Tapping Your Maple Trees

A Brief History of Maple Syrup | What You Need to Make Maple Syrup | Tapping Your Maple Trees
Collecting the Maple Sap | Turning Maple Sap into Maple Syrup | The Joy of Maple Syrup
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Tapping Your Trees

If you have several maple trees at your disposal, it will help to survey the trees to make sure they're the best fit for your syrup plans. Ideally, you want to only tap trees that are at least 10 inches in diameter at about 54 inches high from the ground. This will allow for gravity to help you collect the sap, while also helping you extract the most sap possible.

If a tree is up to 20 inches in diameter, it should only have one tap in its side. Trees between 20 inches and 25 inches can have two spouts, while anything over 25 inches in diameter can have three spouts.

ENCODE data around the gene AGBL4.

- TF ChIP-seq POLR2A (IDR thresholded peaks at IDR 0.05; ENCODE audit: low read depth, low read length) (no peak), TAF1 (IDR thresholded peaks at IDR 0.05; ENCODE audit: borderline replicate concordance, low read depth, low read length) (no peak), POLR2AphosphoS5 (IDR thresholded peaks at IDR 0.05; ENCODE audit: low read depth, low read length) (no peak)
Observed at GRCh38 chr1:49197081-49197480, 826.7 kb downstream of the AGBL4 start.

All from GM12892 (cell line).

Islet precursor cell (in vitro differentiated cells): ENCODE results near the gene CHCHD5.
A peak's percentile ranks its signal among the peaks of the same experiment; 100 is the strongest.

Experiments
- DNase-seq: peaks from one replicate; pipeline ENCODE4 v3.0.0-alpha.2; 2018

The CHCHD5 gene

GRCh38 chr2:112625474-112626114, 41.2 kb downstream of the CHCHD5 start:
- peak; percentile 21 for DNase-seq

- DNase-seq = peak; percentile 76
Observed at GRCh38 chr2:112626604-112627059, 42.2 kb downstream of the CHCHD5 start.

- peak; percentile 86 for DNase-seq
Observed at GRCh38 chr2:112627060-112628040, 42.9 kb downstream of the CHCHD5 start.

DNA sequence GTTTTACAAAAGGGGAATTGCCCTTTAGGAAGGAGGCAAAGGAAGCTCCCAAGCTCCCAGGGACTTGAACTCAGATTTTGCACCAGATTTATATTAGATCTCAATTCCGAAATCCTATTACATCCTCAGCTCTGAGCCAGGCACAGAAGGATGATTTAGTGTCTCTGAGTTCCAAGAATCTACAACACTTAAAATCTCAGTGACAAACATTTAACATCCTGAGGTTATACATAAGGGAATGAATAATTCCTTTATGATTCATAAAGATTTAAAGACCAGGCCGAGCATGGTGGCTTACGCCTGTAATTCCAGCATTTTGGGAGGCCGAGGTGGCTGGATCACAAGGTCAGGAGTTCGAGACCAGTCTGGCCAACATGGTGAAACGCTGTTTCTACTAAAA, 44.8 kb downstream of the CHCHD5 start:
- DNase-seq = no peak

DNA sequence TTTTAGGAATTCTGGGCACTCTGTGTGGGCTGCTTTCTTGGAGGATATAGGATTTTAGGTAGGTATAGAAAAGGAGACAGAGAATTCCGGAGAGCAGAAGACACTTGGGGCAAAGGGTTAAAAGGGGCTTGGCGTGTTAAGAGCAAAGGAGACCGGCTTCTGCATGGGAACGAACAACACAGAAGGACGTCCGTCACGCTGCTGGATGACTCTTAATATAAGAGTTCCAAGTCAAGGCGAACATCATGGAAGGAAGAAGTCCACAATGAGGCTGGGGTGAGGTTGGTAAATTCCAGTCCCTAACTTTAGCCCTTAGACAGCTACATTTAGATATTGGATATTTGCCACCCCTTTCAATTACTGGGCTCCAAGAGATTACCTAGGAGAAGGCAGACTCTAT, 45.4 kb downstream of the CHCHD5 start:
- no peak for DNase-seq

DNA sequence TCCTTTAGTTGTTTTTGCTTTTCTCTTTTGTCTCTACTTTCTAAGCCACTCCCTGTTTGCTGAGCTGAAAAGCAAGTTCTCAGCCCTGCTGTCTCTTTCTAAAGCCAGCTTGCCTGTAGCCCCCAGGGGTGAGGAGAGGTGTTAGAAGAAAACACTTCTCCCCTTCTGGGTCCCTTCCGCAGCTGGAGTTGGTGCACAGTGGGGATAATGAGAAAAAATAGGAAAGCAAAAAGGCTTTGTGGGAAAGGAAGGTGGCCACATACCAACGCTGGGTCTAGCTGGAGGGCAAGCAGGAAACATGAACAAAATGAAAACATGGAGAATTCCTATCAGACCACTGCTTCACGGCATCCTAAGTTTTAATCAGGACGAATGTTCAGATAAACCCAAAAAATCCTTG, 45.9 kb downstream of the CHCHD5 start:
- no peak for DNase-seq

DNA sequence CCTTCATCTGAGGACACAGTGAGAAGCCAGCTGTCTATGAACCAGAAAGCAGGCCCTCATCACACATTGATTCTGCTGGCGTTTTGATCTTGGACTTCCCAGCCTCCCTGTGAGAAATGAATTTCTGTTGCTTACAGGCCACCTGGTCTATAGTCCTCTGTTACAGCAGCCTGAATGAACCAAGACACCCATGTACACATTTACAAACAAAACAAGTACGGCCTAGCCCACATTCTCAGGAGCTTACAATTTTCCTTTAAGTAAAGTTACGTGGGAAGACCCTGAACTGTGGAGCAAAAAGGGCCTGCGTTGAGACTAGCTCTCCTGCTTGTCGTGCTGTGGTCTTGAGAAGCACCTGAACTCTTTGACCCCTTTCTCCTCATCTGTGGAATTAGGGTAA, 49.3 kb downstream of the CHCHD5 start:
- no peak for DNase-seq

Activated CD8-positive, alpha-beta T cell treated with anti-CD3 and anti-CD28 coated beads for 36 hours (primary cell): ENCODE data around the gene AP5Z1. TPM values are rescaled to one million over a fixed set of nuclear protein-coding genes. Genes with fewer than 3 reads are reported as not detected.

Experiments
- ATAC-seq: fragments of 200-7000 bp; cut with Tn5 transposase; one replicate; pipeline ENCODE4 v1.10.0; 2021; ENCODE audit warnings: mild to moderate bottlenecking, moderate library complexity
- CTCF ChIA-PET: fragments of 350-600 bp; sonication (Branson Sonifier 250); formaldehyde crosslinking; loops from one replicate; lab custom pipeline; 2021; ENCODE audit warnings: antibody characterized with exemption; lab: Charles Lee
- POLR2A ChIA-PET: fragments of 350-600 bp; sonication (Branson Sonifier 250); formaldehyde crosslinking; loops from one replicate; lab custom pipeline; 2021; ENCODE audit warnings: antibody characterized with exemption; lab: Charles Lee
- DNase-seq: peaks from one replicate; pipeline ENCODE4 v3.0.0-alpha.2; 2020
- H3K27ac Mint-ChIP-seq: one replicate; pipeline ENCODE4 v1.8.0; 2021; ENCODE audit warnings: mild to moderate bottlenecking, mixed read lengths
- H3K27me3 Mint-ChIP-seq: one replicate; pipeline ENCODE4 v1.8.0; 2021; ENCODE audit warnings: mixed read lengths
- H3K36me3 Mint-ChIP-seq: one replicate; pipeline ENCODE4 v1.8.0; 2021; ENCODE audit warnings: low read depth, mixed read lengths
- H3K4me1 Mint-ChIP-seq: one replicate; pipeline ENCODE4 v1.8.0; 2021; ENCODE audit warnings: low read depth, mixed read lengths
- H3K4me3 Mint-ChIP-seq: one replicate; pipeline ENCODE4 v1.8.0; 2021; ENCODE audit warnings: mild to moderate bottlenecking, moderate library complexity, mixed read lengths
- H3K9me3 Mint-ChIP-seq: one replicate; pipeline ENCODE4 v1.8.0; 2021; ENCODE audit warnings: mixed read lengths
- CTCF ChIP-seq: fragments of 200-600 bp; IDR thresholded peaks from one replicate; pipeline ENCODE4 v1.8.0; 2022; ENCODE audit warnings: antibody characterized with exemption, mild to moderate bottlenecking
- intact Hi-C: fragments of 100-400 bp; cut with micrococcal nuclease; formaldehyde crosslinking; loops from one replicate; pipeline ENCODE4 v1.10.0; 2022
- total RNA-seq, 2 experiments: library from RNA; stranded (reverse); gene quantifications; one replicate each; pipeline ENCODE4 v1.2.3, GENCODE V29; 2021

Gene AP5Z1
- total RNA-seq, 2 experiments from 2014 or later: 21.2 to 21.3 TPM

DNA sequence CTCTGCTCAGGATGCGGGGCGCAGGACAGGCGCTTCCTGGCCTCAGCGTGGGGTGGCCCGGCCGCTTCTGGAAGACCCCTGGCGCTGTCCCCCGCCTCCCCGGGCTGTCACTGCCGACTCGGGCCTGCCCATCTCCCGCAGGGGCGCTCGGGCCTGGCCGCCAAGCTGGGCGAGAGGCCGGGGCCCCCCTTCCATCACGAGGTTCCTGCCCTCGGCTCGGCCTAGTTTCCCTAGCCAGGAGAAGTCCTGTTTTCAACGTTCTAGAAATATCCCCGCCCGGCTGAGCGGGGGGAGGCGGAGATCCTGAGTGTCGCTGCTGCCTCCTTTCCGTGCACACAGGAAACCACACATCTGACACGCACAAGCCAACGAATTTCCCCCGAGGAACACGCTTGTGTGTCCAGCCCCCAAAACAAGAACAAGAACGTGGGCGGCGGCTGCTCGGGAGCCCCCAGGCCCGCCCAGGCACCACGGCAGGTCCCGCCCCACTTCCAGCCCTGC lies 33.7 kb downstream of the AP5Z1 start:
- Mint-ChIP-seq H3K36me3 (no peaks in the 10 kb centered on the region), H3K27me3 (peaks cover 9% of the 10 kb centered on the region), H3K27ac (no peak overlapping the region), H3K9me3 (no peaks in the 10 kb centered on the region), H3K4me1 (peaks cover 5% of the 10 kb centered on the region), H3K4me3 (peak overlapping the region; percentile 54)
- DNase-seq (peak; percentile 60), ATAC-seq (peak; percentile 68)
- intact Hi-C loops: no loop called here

In order to tap your tree, you will need to drill into the side of the maple tree about 2 inches deep, depending on how small your taps or spouts might be. Try to find a section of bark that is not damaged in any way and if there are previous tap holes in the tree, try to stay as far away from those as you can.

The newer the drill bit the better so as to avoid wood backing up into the sap hole and slowing down the flow of sap to your bucket.

Once the hole is drilled into the tree, install the tap by pushing it into the hole. The tap should feel secure in the hole.

It can be helpful to tap your trees on slightly warmer days so as to prevent any possible wood warping or splitting near the tap place.

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